Pastor's Musings

December 2023

ALL CREATION WAITS

“The dark is not an end. It’s a door.
It’s the way a new beginning comes.”

-Gayle Boss

             Celebrating Advent means being able to wait. Waiting in an art that our impatient age has forgotten. It wants to break open the ripe fruit when it is hardly finished planting the shoot. But all too often the hungry and veracious eyes are only fooled; the fruit that seemed so delectable is still green on the inside, and disrespectful hands toss aside what has so disappointed the taste buds. As Detrich Bonhoffer once wrote, “Whoever does not know the austere blessedness of waiting – that is, of hopefully doing without – will never experience the full blessing of fulfillment.”
             This year Advent begins with a profound sense of the absence of God. Where is God when mass shootings ravage the land; war rages in Gaza & Ukraine with no end in sight; children around the world starve; migrants flee oppression and poverty; and a superheated planet breeds floods, fires and deadly storms? Where is God when justice for the downtrodden and the marginalized seems far away, when hate crimes are rampant, and people refuse to treat one another as human beings? Where is God in the chaos that we see daily unfolding around us?
             Advent is the season of longing for God. For only God can bridge the gap between the way things are and the way God intends them to be. Advent begins with this impassioned cry for God, “O that you would rend the heavens and come down.” (Isaiah 64:1), and then it speaks of the ways in which God has acted, God acts today, and God will act at the end of time.
             The pivotal moment of God’s action takes place in an insignificant town in Galilee when the angel Gabriel startles a young girl with the news that she will be the mother of Jesus, the Son of the Most High God. William Butler Yeats captures both the mystery and the terror of that moment in his poem,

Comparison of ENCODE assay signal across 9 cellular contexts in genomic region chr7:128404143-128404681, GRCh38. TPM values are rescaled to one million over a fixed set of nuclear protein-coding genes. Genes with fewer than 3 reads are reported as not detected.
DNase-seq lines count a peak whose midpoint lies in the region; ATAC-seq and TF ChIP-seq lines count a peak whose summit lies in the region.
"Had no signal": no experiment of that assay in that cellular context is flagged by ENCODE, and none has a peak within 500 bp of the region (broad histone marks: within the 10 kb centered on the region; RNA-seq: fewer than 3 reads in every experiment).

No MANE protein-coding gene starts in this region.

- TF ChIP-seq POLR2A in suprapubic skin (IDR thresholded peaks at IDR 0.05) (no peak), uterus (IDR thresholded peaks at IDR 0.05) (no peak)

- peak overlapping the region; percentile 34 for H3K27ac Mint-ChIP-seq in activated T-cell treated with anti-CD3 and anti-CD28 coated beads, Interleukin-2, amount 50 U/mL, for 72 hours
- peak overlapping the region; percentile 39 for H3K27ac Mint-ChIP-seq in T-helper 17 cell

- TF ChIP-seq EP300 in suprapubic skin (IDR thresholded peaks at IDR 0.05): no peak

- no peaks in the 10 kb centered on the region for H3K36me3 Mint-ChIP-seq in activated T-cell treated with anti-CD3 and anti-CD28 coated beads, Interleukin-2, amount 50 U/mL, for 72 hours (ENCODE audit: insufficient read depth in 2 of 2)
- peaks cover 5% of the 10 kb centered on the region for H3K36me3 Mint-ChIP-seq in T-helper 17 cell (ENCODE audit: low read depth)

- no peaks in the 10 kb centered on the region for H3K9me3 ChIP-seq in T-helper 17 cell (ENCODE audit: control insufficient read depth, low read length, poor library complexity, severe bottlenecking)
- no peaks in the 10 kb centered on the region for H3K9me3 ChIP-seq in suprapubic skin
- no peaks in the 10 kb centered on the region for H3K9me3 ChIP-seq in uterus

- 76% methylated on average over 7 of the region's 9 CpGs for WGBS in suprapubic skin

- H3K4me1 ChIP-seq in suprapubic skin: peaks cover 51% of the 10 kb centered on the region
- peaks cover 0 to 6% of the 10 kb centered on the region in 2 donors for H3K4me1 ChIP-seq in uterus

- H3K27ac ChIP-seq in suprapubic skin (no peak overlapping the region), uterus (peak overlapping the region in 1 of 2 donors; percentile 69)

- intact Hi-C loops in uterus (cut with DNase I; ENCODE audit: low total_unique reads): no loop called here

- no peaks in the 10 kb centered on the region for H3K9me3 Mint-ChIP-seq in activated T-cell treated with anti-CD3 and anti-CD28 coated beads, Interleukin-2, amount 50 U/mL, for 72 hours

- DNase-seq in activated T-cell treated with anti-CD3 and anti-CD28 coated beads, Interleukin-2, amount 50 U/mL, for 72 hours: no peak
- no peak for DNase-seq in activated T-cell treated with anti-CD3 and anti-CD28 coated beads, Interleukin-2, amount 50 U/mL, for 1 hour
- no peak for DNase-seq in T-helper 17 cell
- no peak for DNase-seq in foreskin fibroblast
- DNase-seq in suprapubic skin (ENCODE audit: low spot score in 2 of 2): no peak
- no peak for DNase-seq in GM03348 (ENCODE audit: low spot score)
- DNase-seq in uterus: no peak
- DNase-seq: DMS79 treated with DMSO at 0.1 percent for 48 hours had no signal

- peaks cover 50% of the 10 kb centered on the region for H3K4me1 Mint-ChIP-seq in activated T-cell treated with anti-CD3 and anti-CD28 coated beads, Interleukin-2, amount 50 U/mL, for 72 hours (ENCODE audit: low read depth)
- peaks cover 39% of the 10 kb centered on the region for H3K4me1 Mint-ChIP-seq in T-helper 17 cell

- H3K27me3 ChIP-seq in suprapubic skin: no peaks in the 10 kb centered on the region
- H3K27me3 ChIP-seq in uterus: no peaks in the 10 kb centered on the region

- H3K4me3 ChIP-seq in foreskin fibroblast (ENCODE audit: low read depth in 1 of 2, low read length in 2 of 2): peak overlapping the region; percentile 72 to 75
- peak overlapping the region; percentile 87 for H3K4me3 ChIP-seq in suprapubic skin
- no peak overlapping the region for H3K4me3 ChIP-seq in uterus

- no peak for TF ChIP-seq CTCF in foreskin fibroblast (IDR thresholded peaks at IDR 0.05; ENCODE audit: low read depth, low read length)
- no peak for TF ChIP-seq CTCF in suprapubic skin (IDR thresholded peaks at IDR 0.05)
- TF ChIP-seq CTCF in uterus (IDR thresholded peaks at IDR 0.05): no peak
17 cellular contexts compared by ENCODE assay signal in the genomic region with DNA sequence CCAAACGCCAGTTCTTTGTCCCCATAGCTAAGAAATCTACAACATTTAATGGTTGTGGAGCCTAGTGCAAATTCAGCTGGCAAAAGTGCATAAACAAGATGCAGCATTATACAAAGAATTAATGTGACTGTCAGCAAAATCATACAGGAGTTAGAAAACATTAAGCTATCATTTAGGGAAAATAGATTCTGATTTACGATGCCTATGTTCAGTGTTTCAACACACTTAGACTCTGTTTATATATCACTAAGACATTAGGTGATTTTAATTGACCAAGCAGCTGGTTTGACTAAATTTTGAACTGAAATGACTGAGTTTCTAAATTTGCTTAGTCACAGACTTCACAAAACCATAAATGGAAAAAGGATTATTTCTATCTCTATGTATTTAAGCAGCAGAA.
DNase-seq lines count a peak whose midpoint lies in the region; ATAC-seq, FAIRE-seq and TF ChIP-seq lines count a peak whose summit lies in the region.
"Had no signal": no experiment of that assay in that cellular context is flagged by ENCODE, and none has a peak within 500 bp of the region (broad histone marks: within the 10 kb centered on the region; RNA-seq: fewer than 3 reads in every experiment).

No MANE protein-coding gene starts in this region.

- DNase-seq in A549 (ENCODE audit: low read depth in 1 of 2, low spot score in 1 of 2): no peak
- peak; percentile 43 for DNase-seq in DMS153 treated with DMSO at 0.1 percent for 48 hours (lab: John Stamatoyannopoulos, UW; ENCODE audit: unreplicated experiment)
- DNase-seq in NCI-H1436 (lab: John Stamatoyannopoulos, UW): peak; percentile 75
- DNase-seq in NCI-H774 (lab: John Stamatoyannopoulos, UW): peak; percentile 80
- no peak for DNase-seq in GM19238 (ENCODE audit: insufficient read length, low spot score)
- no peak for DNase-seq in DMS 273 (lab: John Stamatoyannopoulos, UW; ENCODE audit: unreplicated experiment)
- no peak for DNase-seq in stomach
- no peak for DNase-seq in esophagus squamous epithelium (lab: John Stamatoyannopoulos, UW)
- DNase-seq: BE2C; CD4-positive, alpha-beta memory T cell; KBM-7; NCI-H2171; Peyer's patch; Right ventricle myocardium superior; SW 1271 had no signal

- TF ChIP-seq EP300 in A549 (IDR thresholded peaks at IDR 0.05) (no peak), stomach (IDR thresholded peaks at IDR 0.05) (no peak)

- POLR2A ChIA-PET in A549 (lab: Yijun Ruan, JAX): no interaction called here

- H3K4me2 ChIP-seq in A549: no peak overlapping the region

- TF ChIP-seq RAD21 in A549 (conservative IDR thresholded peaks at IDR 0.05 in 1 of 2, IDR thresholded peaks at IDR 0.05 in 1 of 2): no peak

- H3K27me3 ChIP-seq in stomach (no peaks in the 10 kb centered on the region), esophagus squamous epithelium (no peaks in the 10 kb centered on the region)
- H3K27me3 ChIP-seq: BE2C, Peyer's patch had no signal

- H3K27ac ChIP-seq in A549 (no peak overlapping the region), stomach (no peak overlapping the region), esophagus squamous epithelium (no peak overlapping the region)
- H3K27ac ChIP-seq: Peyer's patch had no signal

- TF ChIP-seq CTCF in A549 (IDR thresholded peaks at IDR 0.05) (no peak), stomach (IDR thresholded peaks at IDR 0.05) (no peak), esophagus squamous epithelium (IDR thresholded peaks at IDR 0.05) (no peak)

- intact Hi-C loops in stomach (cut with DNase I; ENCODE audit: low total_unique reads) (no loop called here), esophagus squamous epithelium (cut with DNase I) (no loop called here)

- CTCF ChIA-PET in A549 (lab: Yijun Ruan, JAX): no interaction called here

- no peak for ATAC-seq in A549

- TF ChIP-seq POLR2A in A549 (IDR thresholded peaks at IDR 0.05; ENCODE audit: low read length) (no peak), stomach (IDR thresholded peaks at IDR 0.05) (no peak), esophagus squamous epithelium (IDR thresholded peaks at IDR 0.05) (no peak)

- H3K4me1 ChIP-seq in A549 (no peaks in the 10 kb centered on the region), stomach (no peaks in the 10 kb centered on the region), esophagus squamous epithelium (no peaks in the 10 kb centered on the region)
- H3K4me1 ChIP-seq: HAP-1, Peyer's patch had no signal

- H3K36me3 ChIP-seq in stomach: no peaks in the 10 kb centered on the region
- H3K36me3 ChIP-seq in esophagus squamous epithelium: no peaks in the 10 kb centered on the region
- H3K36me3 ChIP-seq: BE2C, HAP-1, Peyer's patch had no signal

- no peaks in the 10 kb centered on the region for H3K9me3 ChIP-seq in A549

“The Mother of God”
What is this flesh I purchased with my pains,
This fallen star my milk sustains,
This love that makes my heart’s blood stop
Or strikes a Sudden chill into my bones
And bids my hair stand up?

             No longer do we need look to the heavens in suspense. God has acted decisively in the birth of Jesus. From that moment, the scriptures reflect on the identity and meaning of Jesus’ life and mission. The theological high point of that reflection is found in the Prologue of John which speaks of Jesus as the incarnate Word of God. “And the Word became flesh and lived among us, and we have seen his glory, the glory as of a father’s only son, full of grace and truth.” When the Word is made flesh, the creation is transformed. The divine invades and unites with the world of space, time, and matter and everything is both different and the same.
             In an Advent sermon from years ago Pastor John Stromer shares, “Advent is an awesome experience of God getting in touch with human beings.” I like that description of Advent! So often we think of Advent as a time when we get ourselves ready for the coming of the Christ child and the festivities of Christmas. The problem with such a view is that often blinds us to what God is already doing in our lives to prepare our hearts for his entry into the human experience. Would that we had the eyes and ears and inner sensitivity t perceive God’s activity in our lives at every moment of the day, especially as we begin preparation to celebrate the birth of God’s Son-Jesus Christ our Lord.
             The season of Advent is a time to prepare, not for more hectic activity, but to remember the Christ child who came to join in the adventure we call human existence. In Advent we take time to ponder the miracle that God actually assumed our humanity and was born and entered our world in order to make possible the restoration of all things. To bring up there down here.
             So while we will, no doubt, be caught up in all the hurried activity of the holiday season this year, let us also take time this Advent to prepare our hearts to welcome once again the God who laid aside divine privilege and assumed our humanity because of his great love for the world and everything in it. There are few truths in this world that are more wonderful, more startling, more exciting than this.

A Blessed Advent to All,
Your Fellow Pilgrim On the Journey, 

Pastor Greg